Set in a modern American high school this is the story, told in first person in a disjointed journal like manner, of a girl's freshman year following a traumatic encounter with a senior boy the month before school starts. For almost the entire school year she walks the halls of school and the days of her life in a haze speaking as minimally as possible to classmates, teachers and parents--especially when she is bullied, badmouthed, unjustly accused, taken advantage of or misunderstood. One teacher is able to reach her by introducing her to expressing herself via art and eventually she is able to speak up again, to stand up for herself.
|The Illumination |
by Kevin Brockmeier
What if your pain and your wounds were visible to all as light and theirs to you? Shimmering, shining, sparking, coruscating, the cuts, bruises, fear, tension, disease and trauma are blazoned upon the skin for all to see.
What if our pain was the most beautiful thing about us? From best-selling and award-winning author Kevin Brockmeier: a new novel of stunning artistry and imagination about the wounds we bear and the light that radiates from us all.
At 8:17 on a Friday night, the Illumination commences. Every wound begins to shine, every bruise to glow and shimmer. And in the aftermath of a fatal car accident, a private journal of love notes, written by a husband to his wife, passes into the keeping of a hospital patient and from there through the hands of five other suffering people, touching each of them uniquely.
I love the soft blue veins on your wrist. I love your lopsided smile. I love watching TV and shelling sunflower seeds with you.
The six recipients—a data analyst, a photojournalist, a schoolchild, a missionary, a writer, and a street vendor—inhabit an acutely observed, beautifully familiar yet particularly strange universe, as only Kevin Brockmeier could imagine it: a world in which human pain is expressed as illumination, so that one’s wounds glitter, fluoresce, and blaze with light. As we follow the journey of the book from stranger to stranger, we come to understand how intricately and brilliantly they are connected, in all their human injury and experience.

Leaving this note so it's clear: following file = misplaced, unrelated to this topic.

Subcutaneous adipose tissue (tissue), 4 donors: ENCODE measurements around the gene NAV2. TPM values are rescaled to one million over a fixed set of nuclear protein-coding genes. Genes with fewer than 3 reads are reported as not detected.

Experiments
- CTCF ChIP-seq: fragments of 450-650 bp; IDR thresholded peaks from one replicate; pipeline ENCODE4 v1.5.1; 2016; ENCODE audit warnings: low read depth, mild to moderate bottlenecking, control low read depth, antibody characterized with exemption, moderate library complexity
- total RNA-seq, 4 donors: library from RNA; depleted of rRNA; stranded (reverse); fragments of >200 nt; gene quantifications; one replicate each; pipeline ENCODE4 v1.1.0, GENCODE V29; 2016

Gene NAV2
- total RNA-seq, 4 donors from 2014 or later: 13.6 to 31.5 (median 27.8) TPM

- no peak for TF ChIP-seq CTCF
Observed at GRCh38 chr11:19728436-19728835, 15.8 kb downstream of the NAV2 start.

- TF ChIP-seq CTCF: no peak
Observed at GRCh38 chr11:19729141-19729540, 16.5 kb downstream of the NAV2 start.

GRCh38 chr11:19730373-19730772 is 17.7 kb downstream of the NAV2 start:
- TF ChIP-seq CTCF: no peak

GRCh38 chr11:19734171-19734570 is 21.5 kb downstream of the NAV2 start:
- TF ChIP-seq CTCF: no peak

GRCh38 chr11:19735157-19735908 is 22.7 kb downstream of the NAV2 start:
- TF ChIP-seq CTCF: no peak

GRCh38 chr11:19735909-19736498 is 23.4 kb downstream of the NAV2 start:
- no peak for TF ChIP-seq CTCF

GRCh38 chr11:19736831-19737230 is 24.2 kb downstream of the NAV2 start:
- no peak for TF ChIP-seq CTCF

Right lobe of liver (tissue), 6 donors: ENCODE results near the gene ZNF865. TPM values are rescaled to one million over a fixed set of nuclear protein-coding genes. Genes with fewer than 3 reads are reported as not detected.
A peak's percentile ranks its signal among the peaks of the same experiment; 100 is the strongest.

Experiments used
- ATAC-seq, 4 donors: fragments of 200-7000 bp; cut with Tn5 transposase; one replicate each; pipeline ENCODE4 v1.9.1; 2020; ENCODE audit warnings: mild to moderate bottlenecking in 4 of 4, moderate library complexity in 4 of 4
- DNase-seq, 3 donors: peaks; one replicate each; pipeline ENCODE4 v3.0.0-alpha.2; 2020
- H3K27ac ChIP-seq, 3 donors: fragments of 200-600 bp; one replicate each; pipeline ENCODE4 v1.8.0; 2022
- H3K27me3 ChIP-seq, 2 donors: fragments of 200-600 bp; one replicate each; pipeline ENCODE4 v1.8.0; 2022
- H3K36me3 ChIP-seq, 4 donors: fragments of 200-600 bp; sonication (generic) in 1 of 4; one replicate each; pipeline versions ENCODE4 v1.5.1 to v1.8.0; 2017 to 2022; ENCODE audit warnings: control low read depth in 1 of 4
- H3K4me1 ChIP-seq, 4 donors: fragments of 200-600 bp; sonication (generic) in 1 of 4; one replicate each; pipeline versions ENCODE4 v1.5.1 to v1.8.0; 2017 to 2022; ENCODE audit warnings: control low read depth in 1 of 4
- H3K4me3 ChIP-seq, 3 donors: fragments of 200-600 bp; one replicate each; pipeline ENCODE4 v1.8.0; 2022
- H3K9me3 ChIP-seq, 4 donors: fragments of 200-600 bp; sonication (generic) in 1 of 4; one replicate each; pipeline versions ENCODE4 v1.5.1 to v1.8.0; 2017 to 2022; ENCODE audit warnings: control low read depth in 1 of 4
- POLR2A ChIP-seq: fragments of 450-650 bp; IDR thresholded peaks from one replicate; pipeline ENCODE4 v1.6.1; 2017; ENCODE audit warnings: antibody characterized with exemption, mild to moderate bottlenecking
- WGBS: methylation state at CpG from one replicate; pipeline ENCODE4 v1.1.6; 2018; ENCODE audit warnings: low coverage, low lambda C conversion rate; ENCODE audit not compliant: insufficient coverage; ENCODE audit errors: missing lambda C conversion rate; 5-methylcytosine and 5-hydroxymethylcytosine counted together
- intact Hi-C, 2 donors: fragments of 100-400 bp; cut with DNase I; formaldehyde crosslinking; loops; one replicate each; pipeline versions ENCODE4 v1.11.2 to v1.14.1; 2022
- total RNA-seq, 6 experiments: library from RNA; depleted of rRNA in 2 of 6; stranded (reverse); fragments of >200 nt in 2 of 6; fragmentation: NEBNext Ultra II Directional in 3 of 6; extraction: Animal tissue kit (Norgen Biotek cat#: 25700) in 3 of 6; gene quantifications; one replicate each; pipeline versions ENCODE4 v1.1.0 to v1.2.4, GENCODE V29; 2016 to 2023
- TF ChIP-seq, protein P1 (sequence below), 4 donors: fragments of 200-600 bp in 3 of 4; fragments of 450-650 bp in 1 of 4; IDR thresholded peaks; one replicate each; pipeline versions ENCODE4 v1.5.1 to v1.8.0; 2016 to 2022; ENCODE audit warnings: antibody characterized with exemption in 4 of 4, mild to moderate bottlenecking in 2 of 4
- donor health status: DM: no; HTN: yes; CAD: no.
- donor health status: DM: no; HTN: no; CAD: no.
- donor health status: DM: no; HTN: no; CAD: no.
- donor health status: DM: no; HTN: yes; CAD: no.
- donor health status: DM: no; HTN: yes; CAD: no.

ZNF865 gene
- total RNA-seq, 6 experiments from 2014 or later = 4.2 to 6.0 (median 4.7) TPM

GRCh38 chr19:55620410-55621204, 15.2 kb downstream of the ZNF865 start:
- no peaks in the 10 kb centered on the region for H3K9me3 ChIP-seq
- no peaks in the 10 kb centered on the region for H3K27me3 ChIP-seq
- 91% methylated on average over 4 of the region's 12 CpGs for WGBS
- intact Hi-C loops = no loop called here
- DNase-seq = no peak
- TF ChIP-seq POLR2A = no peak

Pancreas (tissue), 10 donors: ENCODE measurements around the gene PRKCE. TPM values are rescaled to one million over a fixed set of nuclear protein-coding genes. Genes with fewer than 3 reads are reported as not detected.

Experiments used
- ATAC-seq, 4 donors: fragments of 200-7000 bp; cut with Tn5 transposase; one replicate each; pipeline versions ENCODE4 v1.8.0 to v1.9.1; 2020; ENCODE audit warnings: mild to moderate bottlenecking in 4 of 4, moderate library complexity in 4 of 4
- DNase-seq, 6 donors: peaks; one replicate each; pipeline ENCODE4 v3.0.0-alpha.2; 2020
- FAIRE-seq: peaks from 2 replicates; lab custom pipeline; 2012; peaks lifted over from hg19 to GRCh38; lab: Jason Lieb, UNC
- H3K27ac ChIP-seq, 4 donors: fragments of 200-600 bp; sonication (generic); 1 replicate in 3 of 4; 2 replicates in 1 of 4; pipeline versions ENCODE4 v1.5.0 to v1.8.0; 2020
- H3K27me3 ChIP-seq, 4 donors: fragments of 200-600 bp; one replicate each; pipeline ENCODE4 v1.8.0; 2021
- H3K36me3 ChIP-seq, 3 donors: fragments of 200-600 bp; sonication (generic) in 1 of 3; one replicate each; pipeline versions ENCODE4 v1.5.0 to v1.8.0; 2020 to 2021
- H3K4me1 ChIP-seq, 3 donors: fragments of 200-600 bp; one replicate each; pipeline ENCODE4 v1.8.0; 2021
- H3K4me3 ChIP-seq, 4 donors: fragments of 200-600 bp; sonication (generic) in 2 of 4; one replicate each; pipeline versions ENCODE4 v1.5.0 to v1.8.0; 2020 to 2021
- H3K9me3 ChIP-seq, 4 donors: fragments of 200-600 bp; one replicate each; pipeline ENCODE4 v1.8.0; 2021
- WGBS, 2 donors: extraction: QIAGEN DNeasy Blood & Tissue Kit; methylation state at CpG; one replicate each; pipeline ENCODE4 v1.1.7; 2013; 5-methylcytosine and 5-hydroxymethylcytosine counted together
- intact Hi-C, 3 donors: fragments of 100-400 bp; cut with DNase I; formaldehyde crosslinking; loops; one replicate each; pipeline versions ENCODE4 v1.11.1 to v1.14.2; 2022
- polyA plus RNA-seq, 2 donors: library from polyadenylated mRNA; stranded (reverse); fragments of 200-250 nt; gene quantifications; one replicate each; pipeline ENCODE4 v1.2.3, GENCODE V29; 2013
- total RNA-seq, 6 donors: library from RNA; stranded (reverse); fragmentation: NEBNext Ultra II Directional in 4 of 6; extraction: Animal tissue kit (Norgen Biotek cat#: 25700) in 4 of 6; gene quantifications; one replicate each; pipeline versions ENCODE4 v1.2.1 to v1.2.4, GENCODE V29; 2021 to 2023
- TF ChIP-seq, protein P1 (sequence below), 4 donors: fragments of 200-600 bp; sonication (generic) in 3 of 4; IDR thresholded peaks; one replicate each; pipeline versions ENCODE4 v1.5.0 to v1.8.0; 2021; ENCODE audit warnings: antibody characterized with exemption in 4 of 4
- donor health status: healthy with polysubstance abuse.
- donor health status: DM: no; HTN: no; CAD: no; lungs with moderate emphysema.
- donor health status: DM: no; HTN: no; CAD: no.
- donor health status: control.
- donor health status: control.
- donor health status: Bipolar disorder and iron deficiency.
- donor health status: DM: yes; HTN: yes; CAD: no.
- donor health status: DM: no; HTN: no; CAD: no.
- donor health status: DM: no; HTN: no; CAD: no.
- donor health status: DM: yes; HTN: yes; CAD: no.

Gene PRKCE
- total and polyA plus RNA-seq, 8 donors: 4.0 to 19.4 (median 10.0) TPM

|Reading Like a Writer|
by Francine Prose
From the cover flap:
Long before there were creative-writing workshops and degrees, how did aspiring writers learn to write? By reading the work of their predecessors and contemporaries, says Francine Prose.
In Reading Like a Writer, Prose invites you to sit by her side and take a guided tour of the tools and the tricks of the masters. She reads the work of the very best writers—Dostoyevsky, Flaubert, Kafka, Austen, Dickens, Woolf, Chekhov—and discovers why their work has endured. She takes pleasure in the long and magnificent sentences of Philip Roth and the breathtaking paragraphs of Isaac Babel; she is deeply moved by the brilliant characterization in George Eliot's Middlemarch. She looks to John Le Carré for a lesson in how to advance plot through dialogue, to Flannery O'Connor for the cunning use of the telling detail, and to James Joyce and Katherine Mansfield for clever examples of how to employ gesture to create character. She cautions readers to slow down and pay attention to words, the raw material out of which literature is crafted.
Written with passion, humor, and wisdom, Reading Like a Writer will inspire readers to return to literature with a fresh eye and an eager heart.